Whether it’s a lowly 116d or a spicy M5, BMW usually underrates its engine. Late last year, the M3 CSL was tested on the dyno and generated 360 horsepower or an extra five over the official number. Another hugely desirable M car has now gone through the same test, and it too showed the German marque typically “lies” about engine outputs.
Drivetribe bought an M5 Touring E61 last month and decided to take it to BMW specialist shop Evolve Automotive in the UK to analyze its high-revving 5.0-liter engine. The only V10 made by your favorite automaker was rated at 500 horsepower (507 PS) back in 2007 when the hot wagon came out. Diehard fans know the car was engineered with a P400 mode that limited output to 400 hp, making it more suitable for city use to (theoretically) reduce fuel consumption. Aside from the P400 and P500 modes, there was also P500S enabling quicker gear changes from the SMG.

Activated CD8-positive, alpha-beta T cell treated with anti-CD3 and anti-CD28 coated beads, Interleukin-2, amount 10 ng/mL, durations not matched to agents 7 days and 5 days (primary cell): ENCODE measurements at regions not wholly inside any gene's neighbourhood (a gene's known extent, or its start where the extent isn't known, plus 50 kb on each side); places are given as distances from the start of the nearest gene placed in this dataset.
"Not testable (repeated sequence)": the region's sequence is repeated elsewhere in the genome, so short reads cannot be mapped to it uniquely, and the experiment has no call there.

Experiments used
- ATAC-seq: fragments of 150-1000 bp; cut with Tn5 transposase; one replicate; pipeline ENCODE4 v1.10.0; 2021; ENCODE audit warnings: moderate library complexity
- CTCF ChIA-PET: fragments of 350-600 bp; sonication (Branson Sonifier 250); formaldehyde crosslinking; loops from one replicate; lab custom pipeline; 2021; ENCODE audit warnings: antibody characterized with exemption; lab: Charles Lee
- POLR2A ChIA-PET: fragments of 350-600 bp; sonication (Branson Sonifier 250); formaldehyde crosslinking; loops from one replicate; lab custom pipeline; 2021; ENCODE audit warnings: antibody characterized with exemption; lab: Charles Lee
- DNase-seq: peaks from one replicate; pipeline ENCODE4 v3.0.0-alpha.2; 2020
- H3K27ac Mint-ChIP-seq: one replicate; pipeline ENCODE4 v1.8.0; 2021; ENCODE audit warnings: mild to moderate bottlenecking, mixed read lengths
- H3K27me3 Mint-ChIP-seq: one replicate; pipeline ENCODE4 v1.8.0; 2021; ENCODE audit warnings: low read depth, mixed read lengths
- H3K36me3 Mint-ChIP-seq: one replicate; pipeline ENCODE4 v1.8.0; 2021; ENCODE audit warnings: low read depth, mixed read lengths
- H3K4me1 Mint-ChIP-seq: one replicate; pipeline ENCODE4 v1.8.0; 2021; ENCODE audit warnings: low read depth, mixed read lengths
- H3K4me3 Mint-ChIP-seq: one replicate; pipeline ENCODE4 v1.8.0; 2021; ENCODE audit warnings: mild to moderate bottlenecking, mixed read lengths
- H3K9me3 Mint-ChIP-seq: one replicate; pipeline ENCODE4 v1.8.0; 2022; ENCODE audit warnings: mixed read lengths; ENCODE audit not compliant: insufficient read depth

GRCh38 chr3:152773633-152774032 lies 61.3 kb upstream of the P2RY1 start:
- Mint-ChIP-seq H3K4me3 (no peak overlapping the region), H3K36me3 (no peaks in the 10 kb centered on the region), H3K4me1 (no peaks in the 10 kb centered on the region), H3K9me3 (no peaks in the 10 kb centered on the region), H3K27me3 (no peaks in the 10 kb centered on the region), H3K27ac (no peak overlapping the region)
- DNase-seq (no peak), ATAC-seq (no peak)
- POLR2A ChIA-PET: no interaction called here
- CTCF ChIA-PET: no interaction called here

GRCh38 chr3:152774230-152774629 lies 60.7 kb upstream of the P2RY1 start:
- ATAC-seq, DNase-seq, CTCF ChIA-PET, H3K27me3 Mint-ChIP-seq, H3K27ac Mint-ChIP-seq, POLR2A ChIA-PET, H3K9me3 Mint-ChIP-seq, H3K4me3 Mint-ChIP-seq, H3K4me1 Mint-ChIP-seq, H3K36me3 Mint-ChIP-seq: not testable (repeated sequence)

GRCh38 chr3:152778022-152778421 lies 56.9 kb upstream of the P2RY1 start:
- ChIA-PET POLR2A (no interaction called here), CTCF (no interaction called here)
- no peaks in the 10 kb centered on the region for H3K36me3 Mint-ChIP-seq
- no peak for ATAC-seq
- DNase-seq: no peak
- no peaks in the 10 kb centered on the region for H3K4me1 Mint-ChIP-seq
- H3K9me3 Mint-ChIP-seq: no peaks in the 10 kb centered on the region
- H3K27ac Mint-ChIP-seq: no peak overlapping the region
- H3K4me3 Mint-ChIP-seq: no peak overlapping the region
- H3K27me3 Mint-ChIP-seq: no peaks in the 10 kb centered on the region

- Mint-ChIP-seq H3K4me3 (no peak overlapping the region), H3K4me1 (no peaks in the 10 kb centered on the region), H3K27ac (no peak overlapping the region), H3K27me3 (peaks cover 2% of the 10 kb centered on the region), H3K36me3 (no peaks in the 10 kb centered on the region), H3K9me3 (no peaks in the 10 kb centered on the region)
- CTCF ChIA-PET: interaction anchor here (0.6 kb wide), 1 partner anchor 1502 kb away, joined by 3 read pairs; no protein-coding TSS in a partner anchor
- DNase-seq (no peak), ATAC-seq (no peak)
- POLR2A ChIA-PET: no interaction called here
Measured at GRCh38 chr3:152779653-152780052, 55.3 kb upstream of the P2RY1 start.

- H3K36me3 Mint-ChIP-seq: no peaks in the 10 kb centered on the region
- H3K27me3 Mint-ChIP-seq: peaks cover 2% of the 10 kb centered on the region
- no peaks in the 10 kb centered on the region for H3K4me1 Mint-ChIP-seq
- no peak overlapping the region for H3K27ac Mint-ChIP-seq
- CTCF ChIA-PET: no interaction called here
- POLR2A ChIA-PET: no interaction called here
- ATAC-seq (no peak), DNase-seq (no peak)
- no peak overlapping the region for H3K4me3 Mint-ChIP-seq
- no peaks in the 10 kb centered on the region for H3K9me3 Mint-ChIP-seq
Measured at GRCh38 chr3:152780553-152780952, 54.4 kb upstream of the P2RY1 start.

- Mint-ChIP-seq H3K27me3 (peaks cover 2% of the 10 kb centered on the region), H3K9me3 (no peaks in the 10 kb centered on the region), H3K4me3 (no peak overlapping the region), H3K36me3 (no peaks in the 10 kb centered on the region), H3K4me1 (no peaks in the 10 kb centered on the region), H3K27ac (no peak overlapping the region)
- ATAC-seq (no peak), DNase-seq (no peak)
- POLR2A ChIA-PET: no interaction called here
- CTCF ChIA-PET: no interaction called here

The E61 From 2007 Is Still Going Strong
So, how much power does this E61 still make after 15 years? Well, quite a lot. The ten-cylinder engine made 398.2 hp in the P400 mode and 510.8 hp in the P500 mode. The fact it makes more power than advertised in 2007 is remarkable and it once again proves BMW is overly careful with output ratings. Fitted with Eventuri’s carbon fiber air intake, power grew to 518.1 hp. Not too bad for a 2007 car without forced induction, right?
The E61 in question is a high-spec example with an Alcantara headliner, soft-close doors, and the multi-spoke wheel design. Equipment aside, it’s the color that makes it special as BMW apparently made only 20 cars finished in Carbon Black. Of course, the naturally aspirated S85 engine represents the M5 Touring’s highlight.
Drivetribe bought the E61 for cheap because the car was previously written off in 2018. Not because it was crashed, but due to a small fire from the battery in the trunk. There were no structural damages, so someone bought it from the insurance company and put it back on the road. It has changed hands since then, and it currently doesn’t have any warning lights popping up on the dashboard.
Source: Drivetribe / YouTube